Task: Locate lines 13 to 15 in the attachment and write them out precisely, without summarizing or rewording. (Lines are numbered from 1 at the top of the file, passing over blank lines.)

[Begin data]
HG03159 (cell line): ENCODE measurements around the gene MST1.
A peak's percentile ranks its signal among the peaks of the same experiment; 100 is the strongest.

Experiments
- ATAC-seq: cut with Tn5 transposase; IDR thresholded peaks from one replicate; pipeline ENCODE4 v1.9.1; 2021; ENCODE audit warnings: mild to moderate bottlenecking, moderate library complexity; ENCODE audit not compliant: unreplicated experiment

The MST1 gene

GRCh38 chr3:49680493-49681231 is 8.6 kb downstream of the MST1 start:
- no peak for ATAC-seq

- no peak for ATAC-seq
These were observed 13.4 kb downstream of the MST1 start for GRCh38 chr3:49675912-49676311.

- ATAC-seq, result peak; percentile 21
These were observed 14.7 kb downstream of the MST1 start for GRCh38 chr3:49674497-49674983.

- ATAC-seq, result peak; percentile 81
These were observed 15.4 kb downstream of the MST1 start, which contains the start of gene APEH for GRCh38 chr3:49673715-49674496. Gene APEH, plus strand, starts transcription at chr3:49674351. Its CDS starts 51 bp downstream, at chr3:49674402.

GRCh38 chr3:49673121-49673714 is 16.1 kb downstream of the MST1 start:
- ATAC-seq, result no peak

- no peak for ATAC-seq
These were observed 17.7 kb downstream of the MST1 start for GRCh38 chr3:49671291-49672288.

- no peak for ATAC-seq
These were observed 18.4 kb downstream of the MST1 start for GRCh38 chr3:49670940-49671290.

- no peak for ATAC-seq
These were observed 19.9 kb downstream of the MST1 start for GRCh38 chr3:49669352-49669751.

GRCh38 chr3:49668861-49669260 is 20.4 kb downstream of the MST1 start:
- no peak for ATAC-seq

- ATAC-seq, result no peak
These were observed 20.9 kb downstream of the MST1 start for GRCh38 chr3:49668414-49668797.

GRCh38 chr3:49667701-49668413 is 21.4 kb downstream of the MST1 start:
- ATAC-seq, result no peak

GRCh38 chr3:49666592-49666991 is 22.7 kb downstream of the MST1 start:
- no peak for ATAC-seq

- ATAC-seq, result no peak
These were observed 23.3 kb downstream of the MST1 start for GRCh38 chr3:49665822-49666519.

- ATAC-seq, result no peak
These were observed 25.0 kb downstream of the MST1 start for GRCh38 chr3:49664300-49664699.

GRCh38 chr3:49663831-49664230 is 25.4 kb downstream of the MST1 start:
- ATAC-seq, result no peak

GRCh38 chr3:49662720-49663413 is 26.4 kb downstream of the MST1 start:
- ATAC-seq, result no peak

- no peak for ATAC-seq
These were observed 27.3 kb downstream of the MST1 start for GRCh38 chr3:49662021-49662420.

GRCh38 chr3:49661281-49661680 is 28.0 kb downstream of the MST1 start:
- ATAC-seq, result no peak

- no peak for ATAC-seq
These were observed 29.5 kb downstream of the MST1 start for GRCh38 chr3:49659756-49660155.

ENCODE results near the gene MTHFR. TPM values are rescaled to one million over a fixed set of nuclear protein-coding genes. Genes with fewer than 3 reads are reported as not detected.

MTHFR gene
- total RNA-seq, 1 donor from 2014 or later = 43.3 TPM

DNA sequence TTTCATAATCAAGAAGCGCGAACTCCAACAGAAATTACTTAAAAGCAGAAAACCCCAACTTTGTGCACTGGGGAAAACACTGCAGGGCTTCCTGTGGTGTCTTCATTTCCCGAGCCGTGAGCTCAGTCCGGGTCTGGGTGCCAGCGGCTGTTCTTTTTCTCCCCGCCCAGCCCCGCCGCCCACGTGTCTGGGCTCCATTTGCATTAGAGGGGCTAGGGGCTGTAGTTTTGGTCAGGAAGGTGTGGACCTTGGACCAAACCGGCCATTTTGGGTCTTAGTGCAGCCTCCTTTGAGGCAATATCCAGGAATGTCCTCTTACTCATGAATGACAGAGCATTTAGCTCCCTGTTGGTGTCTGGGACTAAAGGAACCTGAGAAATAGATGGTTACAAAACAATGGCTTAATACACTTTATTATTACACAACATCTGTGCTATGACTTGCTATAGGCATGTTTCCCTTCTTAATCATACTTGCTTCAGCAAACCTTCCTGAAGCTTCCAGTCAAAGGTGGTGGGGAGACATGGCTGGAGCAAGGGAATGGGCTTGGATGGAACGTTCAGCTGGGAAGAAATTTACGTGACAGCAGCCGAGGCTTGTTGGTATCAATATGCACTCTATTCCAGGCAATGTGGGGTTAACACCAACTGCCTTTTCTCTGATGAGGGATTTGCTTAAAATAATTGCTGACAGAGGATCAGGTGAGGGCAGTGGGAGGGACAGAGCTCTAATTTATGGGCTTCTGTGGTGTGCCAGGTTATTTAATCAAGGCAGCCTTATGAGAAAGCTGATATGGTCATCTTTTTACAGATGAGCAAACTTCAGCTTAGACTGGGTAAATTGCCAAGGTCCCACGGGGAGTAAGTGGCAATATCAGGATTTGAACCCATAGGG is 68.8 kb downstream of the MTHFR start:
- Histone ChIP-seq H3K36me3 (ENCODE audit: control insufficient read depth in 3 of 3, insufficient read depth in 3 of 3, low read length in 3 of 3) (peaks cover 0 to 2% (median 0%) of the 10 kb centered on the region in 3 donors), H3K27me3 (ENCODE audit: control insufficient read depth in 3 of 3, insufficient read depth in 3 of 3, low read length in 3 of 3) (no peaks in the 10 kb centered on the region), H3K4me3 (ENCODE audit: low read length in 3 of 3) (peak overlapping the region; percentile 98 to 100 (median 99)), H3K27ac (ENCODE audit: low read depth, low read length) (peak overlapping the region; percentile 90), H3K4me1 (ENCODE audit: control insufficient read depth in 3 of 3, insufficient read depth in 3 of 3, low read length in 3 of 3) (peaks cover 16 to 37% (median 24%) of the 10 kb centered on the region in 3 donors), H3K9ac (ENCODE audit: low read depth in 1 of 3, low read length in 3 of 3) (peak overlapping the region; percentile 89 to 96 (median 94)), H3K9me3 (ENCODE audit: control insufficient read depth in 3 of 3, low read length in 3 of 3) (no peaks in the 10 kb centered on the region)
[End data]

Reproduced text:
These were observed 15.4 kb downstream of the MST1 start, which contains the start of gene APEH for GRCh38 chr3:49673715-49674496. Gene APEH, plus strand, starts transcription at chr3:49674351. Its CDS starts 51 bp downstream, at chr3:49674402.

GRCh38 chr3:49673121-49673714 is 16.1 kb downstream of the MST1 start:
- ATAC-seq, result no peak